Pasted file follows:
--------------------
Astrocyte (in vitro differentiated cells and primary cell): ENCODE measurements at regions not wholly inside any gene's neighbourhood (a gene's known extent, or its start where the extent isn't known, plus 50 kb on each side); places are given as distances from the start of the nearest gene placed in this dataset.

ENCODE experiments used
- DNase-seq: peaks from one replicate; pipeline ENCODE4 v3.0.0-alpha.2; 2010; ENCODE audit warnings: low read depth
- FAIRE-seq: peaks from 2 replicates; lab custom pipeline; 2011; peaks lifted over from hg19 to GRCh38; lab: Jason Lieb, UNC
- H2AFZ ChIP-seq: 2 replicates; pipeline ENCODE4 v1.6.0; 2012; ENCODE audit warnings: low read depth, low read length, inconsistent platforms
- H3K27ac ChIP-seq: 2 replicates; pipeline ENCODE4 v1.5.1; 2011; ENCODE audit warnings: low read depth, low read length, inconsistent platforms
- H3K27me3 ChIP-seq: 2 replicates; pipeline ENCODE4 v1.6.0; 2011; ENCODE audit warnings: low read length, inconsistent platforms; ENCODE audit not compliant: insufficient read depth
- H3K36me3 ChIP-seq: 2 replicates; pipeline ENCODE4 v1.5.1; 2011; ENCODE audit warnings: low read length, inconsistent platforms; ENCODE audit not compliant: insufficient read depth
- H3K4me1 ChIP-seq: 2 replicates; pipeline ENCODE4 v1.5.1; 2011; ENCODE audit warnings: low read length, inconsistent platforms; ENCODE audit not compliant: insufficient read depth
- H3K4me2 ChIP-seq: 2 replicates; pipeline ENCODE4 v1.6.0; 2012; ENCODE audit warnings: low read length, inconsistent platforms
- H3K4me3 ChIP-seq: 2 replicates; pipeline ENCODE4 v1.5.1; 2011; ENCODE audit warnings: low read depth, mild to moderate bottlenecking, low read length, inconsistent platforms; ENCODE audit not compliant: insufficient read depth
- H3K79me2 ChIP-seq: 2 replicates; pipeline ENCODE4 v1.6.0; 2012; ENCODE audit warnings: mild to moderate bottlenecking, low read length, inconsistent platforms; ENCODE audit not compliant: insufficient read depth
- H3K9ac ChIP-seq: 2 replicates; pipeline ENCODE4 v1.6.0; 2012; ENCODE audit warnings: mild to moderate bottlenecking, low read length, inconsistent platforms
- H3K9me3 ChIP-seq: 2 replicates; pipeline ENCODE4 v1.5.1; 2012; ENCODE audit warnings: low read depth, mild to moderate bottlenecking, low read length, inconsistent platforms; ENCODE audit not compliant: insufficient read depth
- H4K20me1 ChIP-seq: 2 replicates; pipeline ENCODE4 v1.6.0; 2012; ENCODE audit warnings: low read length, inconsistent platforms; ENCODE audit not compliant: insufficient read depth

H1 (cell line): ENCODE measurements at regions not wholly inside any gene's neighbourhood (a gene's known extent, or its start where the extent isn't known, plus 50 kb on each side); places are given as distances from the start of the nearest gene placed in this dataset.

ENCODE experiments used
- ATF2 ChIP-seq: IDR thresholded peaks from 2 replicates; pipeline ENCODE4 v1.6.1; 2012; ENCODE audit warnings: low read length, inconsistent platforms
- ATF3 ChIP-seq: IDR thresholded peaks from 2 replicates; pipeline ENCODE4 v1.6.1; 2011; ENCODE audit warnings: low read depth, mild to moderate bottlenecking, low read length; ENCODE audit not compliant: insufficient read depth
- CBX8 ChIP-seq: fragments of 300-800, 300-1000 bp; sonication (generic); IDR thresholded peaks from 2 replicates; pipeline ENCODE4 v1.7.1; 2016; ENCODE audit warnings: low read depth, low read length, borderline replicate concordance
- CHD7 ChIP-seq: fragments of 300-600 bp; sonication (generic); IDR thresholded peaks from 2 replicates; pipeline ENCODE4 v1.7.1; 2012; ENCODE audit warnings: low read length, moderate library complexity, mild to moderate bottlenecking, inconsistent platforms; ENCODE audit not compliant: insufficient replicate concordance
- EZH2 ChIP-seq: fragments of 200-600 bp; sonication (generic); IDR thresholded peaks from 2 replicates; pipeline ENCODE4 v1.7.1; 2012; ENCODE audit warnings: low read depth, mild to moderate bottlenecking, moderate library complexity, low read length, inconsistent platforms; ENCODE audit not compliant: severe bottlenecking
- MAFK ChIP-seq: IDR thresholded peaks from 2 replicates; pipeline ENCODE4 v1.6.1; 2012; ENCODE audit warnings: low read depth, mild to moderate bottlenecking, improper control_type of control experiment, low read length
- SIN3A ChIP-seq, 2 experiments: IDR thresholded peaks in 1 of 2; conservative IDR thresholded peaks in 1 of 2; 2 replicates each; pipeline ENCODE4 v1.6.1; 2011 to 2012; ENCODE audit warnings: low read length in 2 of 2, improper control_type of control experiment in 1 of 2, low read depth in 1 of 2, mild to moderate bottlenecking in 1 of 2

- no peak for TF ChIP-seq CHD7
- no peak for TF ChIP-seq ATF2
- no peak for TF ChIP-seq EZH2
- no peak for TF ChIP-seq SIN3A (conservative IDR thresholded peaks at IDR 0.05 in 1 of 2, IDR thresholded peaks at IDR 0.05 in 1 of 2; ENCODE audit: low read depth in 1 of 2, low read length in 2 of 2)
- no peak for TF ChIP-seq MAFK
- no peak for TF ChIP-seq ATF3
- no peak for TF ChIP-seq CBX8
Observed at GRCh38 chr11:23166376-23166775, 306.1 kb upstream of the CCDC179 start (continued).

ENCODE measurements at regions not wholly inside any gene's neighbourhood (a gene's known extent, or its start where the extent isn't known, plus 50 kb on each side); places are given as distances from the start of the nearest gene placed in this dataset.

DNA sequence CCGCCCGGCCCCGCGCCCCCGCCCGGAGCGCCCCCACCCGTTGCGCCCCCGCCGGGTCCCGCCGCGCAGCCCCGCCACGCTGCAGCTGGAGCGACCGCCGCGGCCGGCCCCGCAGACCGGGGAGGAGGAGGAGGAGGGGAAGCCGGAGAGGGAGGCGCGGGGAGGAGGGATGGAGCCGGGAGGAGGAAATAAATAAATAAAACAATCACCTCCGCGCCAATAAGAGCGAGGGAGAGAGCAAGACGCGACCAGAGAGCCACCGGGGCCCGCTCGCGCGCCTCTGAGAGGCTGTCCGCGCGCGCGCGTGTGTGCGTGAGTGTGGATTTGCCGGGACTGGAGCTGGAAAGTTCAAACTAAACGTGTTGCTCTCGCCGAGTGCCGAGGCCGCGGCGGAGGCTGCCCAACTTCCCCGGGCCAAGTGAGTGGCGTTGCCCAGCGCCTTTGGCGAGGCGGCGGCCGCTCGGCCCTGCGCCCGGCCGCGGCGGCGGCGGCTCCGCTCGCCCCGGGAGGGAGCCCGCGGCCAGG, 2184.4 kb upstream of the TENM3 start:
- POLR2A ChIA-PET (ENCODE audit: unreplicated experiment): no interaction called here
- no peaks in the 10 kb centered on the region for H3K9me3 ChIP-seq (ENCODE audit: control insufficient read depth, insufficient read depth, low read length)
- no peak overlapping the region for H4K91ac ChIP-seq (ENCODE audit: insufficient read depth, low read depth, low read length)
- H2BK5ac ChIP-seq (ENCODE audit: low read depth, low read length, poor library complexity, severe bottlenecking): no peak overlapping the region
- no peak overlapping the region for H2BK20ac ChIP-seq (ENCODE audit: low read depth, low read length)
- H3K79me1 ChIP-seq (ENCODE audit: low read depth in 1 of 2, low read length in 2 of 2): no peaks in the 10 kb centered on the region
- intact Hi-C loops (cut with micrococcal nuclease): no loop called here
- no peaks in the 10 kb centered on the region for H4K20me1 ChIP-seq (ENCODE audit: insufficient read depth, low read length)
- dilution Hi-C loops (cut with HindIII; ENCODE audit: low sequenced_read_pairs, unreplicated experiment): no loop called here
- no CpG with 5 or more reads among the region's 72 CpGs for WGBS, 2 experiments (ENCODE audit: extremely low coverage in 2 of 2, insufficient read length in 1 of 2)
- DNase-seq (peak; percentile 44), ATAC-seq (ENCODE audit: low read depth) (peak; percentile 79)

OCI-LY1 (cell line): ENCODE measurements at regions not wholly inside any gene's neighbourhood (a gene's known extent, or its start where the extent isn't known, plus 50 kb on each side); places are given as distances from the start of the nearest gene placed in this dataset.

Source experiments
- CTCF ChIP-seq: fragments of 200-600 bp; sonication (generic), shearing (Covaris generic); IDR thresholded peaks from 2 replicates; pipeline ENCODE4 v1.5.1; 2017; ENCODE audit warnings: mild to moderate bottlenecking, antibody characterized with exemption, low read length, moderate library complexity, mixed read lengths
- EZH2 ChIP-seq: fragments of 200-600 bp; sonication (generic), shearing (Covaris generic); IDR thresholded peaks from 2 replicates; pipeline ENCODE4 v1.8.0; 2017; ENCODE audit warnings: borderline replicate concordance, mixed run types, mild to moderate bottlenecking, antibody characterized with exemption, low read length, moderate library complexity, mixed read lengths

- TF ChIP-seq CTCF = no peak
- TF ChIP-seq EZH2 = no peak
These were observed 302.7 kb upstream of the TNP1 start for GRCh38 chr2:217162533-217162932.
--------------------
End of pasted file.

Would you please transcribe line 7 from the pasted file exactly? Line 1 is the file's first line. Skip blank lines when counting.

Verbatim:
- H3K27me3 ChIP-seq: 2 replicates; pipeline ENCODE4 v1.6.0; 2011; ENCODE audit warnings: low read length, inconsistent platforms; ENCODE audit not compliant: insufficient read depth